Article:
I revisited what I wrote in a very early post on the why of blogging and decided that the best remedy to spending increasing amounts of time on my own isn't writing blog posts to no-one in particular. I have had a small revelation that I am hopeless at using the telephone. So there are old and good friendships I have let slide because those people don’t live in Sydney and I haven’t been intentional about phoning. But those friendships are worth hanging onto, especially given the difficulty of making new ones of equal depth, which I wrote about here. So I am going to put more of my weeknights into that, for one thing. I also want to read more. That has slipped, in part because I tightened my belt on buying books, but I am not getting a lot of food for thought elsewhere and I need to read! (And if I get a tax return I might consider purchasing an iPod, so I can join the podcast generation.) I suspect I’ll be back when I read the next George Eliot :) (and I was pleased to read this post with reference to George Eliot by Jennie Baddeley – thanks Karen for that link).

So, I will still be here, posting when I feel moved to post about something for one reason or another. For now I will cease Poetry Friday, just so the blog doesn’t become nothing but poetry Friday, but poetry will still find it’s way here, you can be sure of that. So this is just bye for a little longer than usual.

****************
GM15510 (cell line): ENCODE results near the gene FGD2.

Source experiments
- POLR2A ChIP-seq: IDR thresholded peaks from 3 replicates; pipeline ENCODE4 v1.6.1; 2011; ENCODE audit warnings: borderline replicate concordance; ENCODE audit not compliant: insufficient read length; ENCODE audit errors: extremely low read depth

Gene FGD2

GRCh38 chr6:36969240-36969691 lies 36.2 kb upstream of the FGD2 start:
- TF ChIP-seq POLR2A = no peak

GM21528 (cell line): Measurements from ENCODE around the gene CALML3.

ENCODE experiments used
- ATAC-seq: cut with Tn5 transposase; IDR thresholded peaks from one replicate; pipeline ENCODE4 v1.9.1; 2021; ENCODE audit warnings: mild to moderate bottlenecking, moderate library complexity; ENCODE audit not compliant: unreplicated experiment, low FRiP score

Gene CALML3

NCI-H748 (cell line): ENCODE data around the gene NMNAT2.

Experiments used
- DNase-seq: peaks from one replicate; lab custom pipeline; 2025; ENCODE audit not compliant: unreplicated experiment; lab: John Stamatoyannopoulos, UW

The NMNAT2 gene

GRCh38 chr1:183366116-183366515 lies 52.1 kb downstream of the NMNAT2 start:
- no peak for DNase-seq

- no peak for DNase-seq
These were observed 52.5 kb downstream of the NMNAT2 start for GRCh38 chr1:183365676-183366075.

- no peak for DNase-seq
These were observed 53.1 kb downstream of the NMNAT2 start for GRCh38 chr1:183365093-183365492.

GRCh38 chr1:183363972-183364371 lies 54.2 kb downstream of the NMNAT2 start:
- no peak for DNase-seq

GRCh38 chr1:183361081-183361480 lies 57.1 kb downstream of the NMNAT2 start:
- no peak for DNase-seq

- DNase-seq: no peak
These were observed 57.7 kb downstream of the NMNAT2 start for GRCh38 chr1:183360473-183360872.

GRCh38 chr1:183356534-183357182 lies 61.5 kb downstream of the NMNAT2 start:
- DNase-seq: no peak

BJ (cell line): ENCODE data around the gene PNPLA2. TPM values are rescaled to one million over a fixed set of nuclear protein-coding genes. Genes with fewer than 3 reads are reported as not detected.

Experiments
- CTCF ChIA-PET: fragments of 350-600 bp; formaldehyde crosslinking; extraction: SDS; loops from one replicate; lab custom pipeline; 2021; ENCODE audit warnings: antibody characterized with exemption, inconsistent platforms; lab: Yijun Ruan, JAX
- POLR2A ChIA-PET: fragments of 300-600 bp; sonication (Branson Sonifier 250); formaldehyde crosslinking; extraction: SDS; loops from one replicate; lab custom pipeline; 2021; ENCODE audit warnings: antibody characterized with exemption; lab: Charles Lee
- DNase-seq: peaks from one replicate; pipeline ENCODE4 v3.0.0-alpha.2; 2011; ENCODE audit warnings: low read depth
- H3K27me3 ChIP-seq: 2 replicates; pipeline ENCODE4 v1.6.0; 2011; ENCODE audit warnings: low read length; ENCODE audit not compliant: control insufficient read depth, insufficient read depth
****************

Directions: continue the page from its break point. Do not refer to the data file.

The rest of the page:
Friday, July 18, 2008

Once ...

Just finally watched the movie Once. How good is that film?! Loved it, loved it, loved it! Tomorrow I am going to buy the soundtrack. Then I am going to learn the piano, the guitar, the cello, violin, drums ...

You can listen here.

Poetry Friday - Not so heavy

Here is another of Christina Rossetti, from her book of "religious poems" called Verses.

A heavy heart, if ever heart was heavy,
I offer Thee this heavy heart of me.
Are such as this the hearts Thou art fain to levy
To do and dare for Thee, to bleed for Thee?
Ah, blessed heaviness, if such they be!

Time was I bloomed with blossom and stoof leafy
How long before the fruit, if fruit there be:
Lord, if by bearing fruit my heart grows heavy,
Leafless and bloomless yet accept of me
The stripped fruit-bearing heart I offer Thee.

Lifted to Thee my heart weighs not so heavy,
It leaps and lightens lifted up to Thee;
It sings, it hopes to sing amid the bevy
Of thousand thousand choirs that sang, and see
Thy face, me loving, for Thou lovest me.

-Christina Rossetti

Thursday, July 17, 2008


Second, I have made a start on Tender is the Night, by F. Scott Fitzgerald, and I have to say that thus far I am staggered and repulsed by the behaviour of Rosemary (of all the things a woman mustn't do!) and the unblinking immorality. I guess I shall press on and see what it to be made of it all in the end. The lesson to myself is: don't mention books on your blog that you haven't actually read yet.


Out of a duty of care to my blog readers I feel obliged to tell you all that the photos below were taken before the discovery of the Australian Bat Lyssavirus in 1996, which is very rare but potentially deadly, so do not try that at home.

Tuesday, July 15, 2008

The Greater Hurrah Part II

I am back to the time when I was gathering zoological data at Wallaby Creek. Wallaby Creek was once one of Australia's richest mammal communities, and so the reason my colleague was conducting a mammal survey there was to investigate how the fauna had changed with the expansion of various land-uses.